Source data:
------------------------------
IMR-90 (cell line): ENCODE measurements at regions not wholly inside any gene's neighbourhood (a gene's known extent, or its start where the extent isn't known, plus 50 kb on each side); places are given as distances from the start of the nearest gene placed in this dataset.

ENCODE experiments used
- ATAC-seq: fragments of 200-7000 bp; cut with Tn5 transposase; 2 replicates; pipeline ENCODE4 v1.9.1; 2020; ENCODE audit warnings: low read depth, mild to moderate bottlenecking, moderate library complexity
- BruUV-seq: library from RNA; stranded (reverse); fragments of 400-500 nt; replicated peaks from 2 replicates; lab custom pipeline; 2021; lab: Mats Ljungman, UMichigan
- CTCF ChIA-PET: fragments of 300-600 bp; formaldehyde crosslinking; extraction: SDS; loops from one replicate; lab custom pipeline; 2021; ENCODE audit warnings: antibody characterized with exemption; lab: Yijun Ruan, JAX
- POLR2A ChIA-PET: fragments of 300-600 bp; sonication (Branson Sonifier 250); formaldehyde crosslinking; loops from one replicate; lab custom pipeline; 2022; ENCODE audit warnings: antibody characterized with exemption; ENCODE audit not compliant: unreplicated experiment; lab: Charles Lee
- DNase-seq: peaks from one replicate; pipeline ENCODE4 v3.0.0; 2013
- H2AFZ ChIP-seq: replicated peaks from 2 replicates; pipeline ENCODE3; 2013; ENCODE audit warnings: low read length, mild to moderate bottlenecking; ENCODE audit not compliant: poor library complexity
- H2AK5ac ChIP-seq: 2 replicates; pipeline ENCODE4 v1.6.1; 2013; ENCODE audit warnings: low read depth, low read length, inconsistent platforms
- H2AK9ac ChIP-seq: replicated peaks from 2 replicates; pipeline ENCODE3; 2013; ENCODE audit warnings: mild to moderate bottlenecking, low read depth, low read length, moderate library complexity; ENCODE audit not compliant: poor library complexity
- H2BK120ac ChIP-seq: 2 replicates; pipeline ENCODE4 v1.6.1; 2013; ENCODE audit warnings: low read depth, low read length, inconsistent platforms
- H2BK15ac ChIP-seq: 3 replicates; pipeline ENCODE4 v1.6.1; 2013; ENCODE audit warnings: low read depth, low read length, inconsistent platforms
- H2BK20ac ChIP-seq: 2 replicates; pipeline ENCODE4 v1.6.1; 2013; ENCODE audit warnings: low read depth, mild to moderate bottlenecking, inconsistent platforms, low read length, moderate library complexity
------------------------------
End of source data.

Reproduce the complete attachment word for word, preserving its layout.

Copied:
IMR-90 (cell line): ENCODE measurements at regions not wholly inside any gene's neighbourhood (a gene's known extent, or its start where the extent isn't known, plus 50 kb on each side); places are given as distances from the start of the nearest gene placed in this dataset.

ENCODE experiments used
- ATAC-seq: fragments of 200-7000 bp; cut with Tn5 transposase; 2 replicates; pipeline ENCODE4 v1.9.1; 2020; ENCODE audit warnings: low read depth, mild to moderate bottlenecking, moderate library complexity
- BruUV-seq: library from RNA; stranded (reverse); fragments of 400-500 nt; replicated peaks from 2 replicates; lab custom pipeline; 2021; lab: Mats Ljungman, UMichigan
- CTCF ChIA-PET: fragments of 300-600 bp; formaldehyde crosslinking; extraction: SDS; loops from one replicate; lab custom pipeline; 2021; ENCODE audit warnings: antibody characterized with exemption; lab: Yijun Ruan, JAX
- POLR2A ChIA-PET: fragments of 300-600 bp; sonication (Branson Sonifier 250); formaldehyde crosslinking; loops from one replicate; lab custom pipeline; 2022; ENCODE audit warnings: antibody characterized with exemption; ENCODE audit not compliant: unreplicated experiment; lab: Charles Lee
- DNase-seq: peaks from one replicate; pipeline ENCODE4 v3.0.0; 2013
- H2AFZ ChIP-seq: replicated peaks from 2 replicates; pipeline ENCODE3; 2013; ENCODE audit warnings: low read length, mild to moderate bottlenecking; ENCODE audit not compliant: poor library complexity
- H2AK5ac ChIP-seq: 2 replicates; pipeline ENCODE4 v1.6.1; 2013; ENCODE audit warnings: low read depth, low read length, inconsistent platforms
- H2AK9ac ChIP-seq: replicated peaks from 2 replicates; pipeline ENCODE3; 2013; ENCODE audit warnings: mild to moderate bottlenecking, low read depth, low read length, moderate library complexity; ENCODE audit not compliant: poor library complexity
- H2BK120ac ChIP-seq: 2 replicates; pipeline ENCODE4 v1.6.1; 2013; ENCODE audit warnings: low read depth, low read length, inconsistent platforms
- H2BK15ac ChIP-seq: 3 replicates; pipeline ENCODE4 v1.6.1; 2013; ENCODE audit warnings: low read depth, low read length, inconsistent platforms
- H2BK20ac ChIP-seq: 2 replicates; pipeline ENCODE4 v1.6.1; 2013; ENCODE audit warnings: low read depth, mild to moderate bottlenecking, inconsistent platforms, low read length, moderate library complexity